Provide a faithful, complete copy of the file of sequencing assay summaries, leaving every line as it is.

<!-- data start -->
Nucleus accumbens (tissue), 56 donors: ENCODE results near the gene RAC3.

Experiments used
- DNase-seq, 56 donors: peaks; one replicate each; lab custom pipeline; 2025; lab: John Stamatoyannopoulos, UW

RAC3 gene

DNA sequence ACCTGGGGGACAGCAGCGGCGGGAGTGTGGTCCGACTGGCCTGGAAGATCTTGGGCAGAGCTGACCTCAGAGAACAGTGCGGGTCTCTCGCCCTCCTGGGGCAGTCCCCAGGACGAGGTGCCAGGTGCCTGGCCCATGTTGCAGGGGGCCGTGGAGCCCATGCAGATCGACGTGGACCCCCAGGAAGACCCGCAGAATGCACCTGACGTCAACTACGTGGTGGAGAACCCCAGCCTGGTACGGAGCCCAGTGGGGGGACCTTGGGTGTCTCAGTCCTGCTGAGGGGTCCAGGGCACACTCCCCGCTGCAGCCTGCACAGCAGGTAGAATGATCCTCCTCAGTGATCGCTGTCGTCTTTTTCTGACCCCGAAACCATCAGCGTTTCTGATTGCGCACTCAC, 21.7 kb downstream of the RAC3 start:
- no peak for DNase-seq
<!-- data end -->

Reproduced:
Nucleus accumbens (tissue), 56 donors: ENCODE results near the gene RAC3.

Experiments used
- DNase-seq, 56 donors: peaks; one replicate each; lab custom pipeline; 2025; lab: John Stamatoyannopoulos, UW

RAC3 gene

DNA sequence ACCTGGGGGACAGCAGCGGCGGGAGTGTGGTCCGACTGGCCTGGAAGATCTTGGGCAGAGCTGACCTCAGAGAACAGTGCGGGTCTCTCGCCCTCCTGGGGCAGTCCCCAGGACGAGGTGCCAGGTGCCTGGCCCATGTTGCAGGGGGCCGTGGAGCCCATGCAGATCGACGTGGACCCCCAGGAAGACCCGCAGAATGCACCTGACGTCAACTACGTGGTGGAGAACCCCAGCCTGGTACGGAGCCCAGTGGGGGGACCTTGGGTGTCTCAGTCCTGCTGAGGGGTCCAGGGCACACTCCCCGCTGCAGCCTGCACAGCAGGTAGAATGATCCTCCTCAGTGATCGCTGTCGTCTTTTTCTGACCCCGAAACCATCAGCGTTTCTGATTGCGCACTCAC, 21.7 kb downstream of the RAC3 start:
- no peak for DNase-seq